My book Time Based Security outlines the principles in detail. A highly attractive fallout from this approach is embedding quantitative security metrics inside applications at the design stage. Employing the use of process control feedback is another means to inculcate time directly into the security process. This method provides additional high-speed security detection points to trigger lower-level alarms in an effort to stifle events before they become significant.

An advanced metrics application of Time Based Security is to analyze network administration topologies, develop Trust Factors for key operational staff, and use these data points to enhance the architecture’s impact on security.

Security metrics also come into play when we realize that a vast component of enterprise security is the staff itself. By training staff to become security aware, and using their ‘better-than-a-machine’ skills to act as human firewalls and detection systems, the security posture necessarily increases. Poor security behavior by staff is arguably worse than many technical problems we face today.

With cyber insurance becoming more common, demonstrating that a company’s security aware staff is a security asset can potentially hold down insurance and bank rates. In addition, the enterprise will be directly addressing the concerns of auditors and governance organizations, all the while making the likelihood of insider-triggered traumatic security events lower.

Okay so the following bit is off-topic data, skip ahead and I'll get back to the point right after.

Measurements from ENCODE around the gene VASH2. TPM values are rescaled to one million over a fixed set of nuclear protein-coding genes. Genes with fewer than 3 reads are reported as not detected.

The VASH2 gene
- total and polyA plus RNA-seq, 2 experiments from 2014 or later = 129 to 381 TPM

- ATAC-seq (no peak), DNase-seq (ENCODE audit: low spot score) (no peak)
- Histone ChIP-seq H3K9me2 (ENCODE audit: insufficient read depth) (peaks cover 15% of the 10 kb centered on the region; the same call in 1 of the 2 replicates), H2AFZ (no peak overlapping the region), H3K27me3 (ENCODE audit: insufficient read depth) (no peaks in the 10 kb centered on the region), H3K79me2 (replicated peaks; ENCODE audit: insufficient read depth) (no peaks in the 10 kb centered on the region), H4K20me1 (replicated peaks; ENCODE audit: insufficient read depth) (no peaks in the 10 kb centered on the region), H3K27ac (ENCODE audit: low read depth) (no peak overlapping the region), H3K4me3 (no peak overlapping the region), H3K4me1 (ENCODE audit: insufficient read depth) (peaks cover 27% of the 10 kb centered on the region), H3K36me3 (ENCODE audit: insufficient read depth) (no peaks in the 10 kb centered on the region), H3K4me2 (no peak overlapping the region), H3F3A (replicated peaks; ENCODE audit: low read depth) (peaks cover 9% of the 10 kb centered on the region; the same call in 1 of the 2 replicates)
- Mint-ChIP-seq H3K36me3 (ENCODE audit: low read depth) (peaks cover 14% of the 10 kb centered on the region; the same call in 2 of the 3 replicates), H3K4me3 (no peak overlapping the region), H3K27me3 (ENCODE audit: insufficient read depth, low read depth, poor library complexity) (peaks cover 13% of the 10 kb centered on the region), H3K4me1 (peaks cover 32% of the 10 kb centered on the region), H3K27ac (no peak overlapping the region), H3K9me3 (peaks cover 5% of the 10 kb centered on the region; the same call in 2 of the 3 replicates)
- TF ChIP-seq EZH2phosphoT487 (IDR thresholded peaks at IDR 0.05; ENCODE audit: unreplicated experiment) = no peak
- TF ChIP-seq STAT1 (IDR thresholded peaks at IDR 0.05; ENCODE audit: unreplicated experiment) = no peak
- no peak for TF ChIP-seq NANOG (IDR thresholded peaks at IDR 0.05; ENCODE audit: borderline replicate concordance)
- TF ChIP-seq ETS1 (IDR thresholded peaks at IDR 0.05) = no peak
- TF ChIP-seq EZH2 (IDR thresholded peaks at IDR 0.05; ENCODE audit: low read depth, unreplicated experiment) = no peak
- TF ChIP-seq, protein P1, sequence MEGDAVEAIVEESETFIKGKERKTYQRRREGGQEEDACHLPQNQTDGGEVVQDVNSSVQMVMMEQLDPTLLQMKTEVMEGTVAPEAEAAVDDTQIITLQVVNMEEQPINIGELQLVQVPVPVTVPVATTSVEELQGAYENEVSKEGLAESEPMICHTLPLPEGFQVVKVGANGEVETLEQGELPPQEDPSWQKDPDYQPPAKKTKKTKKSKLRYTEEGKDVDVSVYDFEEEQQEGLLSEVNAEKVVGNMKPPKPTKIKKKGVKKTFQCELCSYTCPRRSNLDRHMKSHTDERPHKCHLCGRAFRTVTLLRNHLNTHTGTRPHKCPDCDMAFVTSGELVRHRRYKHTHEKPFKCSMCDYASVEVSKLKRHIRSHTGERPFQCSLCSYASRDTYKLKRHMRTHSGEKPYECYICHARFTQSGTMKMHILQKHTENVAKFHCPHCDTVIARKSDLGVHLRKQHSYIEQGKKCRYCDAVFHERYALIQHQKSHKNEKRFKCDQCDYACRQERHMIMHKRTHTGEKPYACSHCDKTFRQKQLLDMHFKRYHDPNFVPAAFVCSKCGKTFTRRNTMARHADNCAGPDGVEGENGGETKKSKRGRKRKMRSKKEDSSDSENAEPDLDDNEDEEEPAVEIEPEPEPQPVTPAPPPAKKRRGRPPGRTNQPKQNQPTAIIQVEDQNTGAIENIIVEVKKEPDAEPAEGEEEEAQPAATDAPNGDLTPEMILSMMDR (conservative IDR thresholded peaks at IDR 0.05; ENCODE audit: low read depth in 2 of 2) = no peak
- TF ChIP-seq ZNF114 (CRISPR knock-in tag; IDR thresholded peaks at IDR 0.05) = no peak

And this too can be measured. SCIPP International, a non-profit Security Awareness Certification company I founded with ITPG a couple of years ago, does just that. Using the SCIPP GAP (Generally Accepted Principles), organizations become awareness certified by passing pre-assessment and post-assessment gauges, vetted by pyschometricians, and completing annualized on-line training.

Consistently, for the last 10 years, security awareness has been measurable, and the effects are quite noticeable; security reports (detection and reaction) go up while security breaches go down. In this case, I could argue that security awareness provides a very high ROI, but the ROI measurement in this case cannot be, in good faith, tallied against a specific security data point. What can be measured in many cases, though, are the lowered rates, fewer help desk and operational problem, and less time-consuming intrusion by compliance groups.

Keep these kinds of security metric concepts in mind when looking at your networks. All the while, mind Bruce’s warnings about self-interested claims on the product side. There is no perfect way to measure security’s ROI, and claims to that effect should be met with skepticism. But there are tools that can help refine, and to a certain extent, define risk, mitigation and cost versus value.

A respected keynote speaker, seminar leader and author on numerous topics concerning information security and electronic privacy, Winn Schwartau has used his expertise in the field to create and build corporate security awareness programs, as well as provide consulting services to multinational organizations and governments. In 2006, Schwartau founded SCIPP International with the vision of raising and validating the security awareness of enterprise end-users on a worldwide scale.